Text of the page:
Our Chief Investment Office and experts share insights into our house view and macro trends.
With large companies wising up to the importance of adopting and promoting sustainable business practices – and with the influence, affluence and expectations of Millennials set to peak over the next decade – our guest contributor Will Oulton, Global Head, Responsible Investment, First State Investments, considers the impact on the investment industry, and the increasing need to balance social and environmental responsibility with positive financial performance.
At the start of this year we predicted 2018 to be bumpier than 2017, (which could scarcely have been smoother, with volatility measures at all-time lows during the year), and so it is proving. However, we also thought that the investment climate would still be favourable for risk assets like shares (or equities/stocks). We based this view on robust economic growth across the globe, a boost to earnings from US tax reform, rising corporate profits and the continuing gift from central banks of decent liquidity, even with quantitative tightening from the Federal Reserve, and very low, albeit slightly rising interest rates.
There has been a significant growth and interest in investing on a responsible basis and the area is continually evolving. However, for investors, traditional ‘ethical’ investment solutions have tended to leave a limited choice of companies to invest in, compromising diversification and therefore investment risk/returns. ESG (environmental, social and governance) investing allows investors to take a proactive approach to investing responsibly but not at the expense of their risk/returns.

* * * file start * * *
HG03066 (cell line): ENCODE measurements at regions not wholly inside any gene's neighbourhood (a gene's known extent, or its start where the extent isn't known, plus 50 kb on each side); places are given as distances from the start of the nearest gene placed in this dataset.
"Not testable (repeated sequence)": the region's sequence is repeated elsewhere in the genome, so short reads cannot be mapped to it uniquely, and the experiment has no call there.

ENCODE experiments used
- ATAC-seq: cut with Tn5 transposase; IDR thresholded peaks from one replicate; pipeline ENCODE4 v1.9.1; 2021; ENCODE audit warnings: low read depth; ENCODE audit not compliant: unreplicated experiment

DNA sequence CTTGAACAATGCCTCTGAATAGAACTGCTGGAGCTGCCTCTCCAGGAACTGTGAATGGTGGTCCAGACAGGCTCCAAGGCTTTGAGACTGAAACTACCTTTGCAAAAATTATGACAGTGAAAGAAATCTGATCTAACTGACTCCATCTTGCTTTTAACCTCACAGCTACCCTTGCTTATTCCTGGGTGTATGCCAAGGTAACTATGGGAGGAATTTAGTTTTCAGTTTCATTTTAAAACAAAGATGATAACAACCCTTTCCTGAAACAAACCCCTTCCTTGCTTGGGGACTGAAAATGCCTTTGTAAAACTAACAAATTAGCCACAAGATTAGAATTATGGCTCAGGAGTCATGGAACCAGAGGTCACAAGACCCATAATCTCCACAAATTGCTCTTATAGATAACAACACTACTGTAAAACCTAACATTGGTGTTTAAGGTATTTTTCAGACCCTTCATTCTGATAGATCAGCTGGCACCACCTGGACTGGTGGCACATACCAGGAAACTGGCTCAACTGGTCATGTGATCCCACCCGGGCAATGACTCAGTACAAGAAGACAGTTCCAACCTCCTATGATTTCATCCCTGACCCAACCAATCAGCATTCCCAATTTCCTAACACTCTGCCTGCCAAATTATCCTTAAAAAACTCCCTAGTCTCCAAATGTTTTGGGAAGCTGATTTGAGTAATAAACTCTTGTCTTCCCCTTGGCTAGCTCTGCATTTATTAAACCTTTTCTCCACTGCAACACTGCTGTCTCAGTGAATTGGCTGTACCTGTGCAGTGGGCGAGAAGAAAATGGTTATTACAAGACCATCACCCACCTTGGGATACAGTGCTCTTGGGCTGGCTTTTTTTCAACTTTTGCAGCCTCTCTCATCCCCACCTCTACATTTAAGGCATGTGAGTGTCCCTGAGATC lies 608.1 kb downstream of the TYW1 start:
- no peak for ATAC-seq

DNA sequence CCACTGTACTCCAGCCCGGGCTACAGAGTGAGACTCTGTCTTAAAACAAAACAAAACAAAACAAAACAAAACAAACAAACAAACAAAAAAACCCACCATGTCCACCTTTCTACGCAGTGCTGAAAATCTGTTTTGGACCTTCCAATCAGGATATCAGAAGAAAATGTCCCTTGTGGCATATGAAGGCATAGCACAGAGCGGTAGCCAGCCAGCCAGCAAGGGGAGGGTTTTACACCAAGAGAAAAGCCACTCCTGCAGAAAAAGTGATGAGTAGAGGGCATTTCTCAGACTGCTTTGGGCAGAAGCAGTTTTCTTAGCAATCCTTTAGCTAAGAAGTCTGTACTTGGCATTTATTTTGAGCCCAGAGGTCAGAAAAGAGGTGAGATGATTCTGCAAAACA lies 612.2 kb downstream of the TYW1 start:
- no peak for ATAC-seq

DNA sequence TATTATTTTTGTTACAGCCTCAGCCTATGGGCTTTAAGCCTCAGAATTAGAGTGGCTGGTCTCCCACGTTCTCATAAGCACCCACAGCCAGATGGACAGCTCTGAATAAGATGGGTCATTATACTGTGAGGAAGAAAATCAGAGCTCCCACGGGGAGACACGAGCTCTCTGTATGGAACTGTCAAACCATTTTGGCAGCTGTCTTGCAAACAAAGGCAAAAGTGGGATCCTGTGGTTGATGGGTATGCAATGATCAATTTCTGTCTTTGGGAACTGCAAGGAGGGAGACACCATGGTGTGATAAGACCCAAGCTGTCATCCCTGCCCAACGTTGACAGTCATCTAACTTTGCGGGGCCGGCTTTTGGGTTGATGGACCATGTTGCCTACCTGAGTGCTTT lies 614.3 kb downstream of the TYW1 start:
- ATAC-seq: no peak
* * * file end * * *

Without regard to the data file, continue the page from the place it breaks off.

Against this backdrop, Michel Perera, Chief Investment Officer provides an update.
Very little has fundamentally changed since the beginning of the year yet the markets are behaving as if we have moved to a different phase in the economic cycle. The reasons are simple: a potential trade war and concerns that we are nearing the end of one of the longest bull markets on record. These are both hampering confidence and the recent technical market correction (market fall) has spawned some fundamental worries.
Some might think 'emerging market technology' is an oxymoron, but the picture of emerging markets (EM) as commodity exporters and cheap factories is outdated. This article reveals how EM have developed technologically beyond recognition, and why this should be reflected in investment portfolios.
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IMPORTANT: Investment involves risk. The value of investments and the income from them can go down as well as up and you may not get back the amount originally invested. Past performance is not a reliable indicator of future performance.